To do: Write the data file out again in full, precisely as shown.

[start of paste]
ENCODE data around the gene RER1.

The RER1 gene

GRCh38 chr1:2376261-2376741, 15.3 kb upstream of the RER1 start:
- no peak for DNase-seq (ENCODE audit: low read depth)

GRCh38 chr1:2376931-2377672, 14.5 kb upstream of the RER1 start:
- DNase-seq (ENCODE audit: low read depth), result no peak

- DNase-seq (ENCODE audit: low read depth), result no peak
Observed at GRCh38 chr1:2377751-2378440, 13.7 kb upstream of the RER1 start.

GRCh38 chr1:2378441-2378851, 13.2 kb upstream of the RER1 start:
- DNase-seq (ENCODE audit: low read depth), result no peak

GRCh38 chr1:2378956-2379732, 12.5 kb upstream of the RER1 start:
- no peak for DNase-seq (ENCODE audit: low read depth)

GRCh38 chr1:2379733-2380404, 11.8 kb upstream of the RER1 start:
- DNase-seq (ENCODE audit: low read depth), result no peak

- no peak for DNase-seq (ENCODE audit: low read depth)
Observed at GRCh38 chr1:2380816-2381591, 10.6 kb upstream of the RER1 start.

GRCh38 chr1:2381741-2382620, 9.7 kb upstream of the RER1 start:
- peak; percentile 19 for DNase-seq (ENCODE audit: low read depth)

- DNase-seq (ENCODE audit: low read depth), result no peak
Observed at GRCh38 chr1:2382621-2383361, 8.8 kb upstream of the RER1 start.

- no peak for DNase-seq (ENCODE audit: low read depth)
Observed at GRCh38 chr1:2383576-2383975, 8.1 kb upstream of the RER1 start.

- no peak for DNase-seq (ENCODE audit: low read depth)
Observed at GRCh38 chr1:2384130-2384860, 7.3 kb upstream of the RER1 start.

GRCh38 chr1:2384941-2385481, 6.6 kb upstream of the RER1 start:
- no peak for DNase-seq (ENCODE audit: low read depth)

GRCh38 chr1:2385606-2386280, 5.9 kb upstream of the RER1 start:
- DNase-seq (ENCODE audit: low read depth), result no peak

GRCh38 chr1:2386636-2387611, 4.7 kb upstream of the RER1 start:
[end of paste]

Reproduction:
ENCODE data around the gene RER1.

The RER1 gene

GRCh38 chr1:2376261-2376741, 15.3 kb upstream of the RER1 start:
- no peak for DNase-seq (ENCODE audit: low read depth)

GRCh38 chr1:2376931-2377672, 14.5 kb upstream of the RER1 start:
- DNase-seq (ENCODE audit: low read depth), result no peak

- DNase-seq (ENCODE audit: low read depth), result no peak
Observed at GRCh38 chr1:2377751-2378440, 13.7 kb upstream of the RER1 start.

GRCh38 chr1:2378441-2378851, 13.2 kb upstream of the RER1 start:
- DNase-seq (ENCODE audit: low read depth), result no peak

GRCh38 chr1:2378956-2379732, 12.5 kb upstream of the RER1 start:
- no peak for DNase-seq (ENCODE audit: low read depth)

GRCh38 chr1:2379733-2380404, 11.8 kb upstream of the RER1 start:
- DNase-seq (ENCODE audit: low read depth), result no peak

- no peak for DNase-seq (ENCODE audit: low read depth)
Observed at GRCh38 chr1:2380816-2381591, 10.6 kb upstream of the RER1 start.

GRCh38 chr1:2381741-2382620, 9.7 kb upstream of the RER1 start:
- peak; percentile 19 for DNase-seq (ENCODE audit: low read depth)

- DNase-seq (ENCODE audit: low read depth), result no peak
Observed at GRCh38 chr1:2382621-2383361, 8.8 kb upstream of the RER1 start.

- no peak for DNase-seq (ENCODE audit: low read depth)
Observed at GRCh38 chr1:2383576-2383975, 8.1 kb upstream of the RER1 start.

- no peak for DNase-seq (ENCODE audit: low read depth)
Observed at GRCh38 chr1:2384130-2384860, 7.3 kb upstream of the RER1 start.

GRCh38 chr1:2384941-2385481, 6.6 kb upstream of the RER1 start:
- no peak for DNase-seq (ENCODE audit: low read depth)

GRCh38 chr1:2385606-2386280, 5.9 kb upstream of the RER1 start:
- DNase-seq (ENCODE audit: low read depth), result no peak

GRCh38 chr1:2386636-2387611, 4.7 kb upstream of the RER1 start: